WiMAX celebrated its 10th year yesterday, and the latest debate is whether the technology has been a success or a failure. The general consensus is that since LTE is taking over mobile communication, WiMAX failed. But experts and WiMAX representatives continue to press on with their positive attitude and present the story from an alternative angle. While the market in mobile communication is a lost cause, WiMAX has and will continue to expand in niche sectors such as home gateway modems, machine-2-machine (M2M) modules, USB modems and embedded laptops.
The WiMAX Forum first began in June 2001 with Roger Marks who led the IEEE 802.16 working group along with service providers and major corporations such as Intel. There were three primary goals for the Forum: to establish standards that ensured interoperability, to work with government agencies to release spectrum and to establish and grow an ecosystem to encourage mass adoption of WiMAX technologies. Looking back on the past decade, the forum did achieve the first two goals. WiMAX may not have dominated broadband, but created 580 competitive operators around the world and gave Internet access to rural areas where they would not have had any otherwise.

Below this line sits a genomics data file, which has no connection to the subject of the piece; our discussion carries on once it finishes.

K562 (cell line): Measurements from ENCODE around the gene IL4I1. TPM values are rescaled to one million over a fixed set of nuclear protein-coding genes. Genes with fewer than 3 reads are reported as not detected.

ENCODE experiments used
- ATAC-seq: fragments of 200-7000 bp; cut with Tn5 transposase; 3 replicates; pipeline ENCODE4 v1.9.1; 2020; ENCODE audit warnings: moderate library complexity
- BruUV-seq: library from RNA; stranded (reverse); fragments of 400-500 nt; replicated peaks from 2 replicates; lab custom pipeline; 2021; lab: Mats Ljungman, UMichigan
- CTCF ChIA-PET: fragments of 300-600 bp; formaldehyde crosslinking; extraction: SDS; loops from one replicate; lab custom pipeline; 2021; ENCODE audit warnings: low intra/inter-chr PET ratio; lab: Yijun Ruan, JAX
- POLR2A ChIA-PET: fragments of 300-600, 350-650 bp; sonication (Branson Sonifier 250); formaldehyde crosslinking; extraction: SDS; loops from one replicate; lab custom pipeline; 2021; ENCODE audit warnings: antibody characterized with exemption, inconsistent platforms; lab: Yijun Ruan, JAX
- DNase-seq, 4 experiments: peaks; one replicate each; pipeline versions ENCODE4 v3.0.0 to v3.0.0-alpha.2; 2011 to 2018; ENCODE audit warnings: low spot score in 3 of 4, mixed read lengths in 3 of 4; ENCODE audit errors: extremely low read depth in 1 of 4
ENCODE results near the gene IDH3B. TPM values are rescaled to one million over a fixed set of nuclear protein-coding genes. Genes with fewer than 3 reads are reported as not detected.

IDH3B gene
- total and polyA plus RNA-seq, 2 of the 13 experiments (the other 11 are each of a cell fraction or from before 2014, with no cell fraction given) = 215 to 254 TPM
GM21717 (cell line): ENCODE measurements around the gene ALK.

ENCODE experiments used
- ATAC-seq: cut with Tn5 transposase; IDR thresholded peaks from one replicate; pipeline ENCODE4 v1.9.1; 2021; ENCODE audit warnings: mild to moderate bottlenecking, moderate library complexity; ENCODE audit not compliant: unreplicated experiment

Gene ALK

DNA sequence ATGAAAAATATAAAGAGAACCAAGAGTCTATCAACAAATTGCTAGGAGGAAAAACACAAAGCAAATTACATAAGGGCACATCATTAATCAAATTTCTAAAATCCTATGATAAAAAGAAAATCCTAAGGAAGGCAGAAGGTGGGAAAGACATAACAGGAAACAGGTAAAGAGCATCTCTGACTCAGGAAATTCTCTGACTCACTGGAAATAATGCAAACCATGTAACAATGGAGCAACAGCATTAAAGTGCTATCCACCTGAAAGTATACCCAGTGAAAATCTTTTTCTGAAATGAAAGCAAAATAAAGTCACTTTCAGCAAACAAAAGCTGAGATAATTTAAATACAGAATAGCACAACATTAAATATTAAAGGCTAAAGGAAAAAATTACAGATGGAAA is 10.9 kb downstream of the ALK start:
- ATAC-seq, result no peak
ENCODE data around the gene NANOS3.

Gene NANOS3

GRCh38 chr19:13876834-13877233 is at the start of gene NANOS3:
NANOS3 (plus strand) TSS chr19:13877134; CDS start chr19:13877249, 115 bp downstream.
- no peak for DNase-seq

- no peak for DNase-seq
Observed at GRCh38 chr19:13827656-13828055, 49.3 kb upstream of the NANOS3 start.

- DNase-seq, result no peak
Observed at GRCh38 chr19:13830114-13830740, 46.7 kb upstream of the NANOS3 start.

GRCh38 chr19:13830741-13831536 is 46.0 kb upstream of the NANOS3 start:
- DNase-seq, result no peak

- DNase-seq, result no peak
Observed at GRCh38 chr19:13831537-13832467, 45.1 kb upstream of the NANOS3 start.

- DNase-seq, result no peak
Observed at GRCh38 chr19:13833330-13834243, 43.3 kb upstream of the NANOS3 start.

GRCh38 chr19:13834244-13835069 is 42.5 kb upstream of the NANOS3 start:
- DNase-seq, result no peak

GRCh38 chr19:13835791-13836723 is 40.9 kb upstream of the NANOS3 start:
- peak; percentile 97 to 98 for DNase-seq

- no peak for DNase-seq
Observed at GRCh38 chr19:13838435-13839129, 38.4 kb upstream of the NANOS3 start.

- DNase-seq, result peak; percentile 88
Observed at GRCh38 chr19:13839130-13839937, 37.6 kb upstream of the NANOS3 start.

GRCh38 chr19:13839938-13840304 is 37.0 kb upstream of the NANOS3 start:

The company now has over 17.2 million subscribers globally, including residential broadband service and M2M remote connectivity. By contrast, LTE only has 1 million connections so far. WiMAX deployment by a few major service providers such as Clearwire and UQ Communications is producing significant growth in subscribers as well.
WiMAX Forum vice president Mo Shakouri stated that WiMAX wants to stick to the markets it has already been established in rather than looking to challenge the mobile communications market.
WiMAX surely stood at the frontiers of a new generation of broadband service, and ought to be celebrated for that regardless of popular appeal.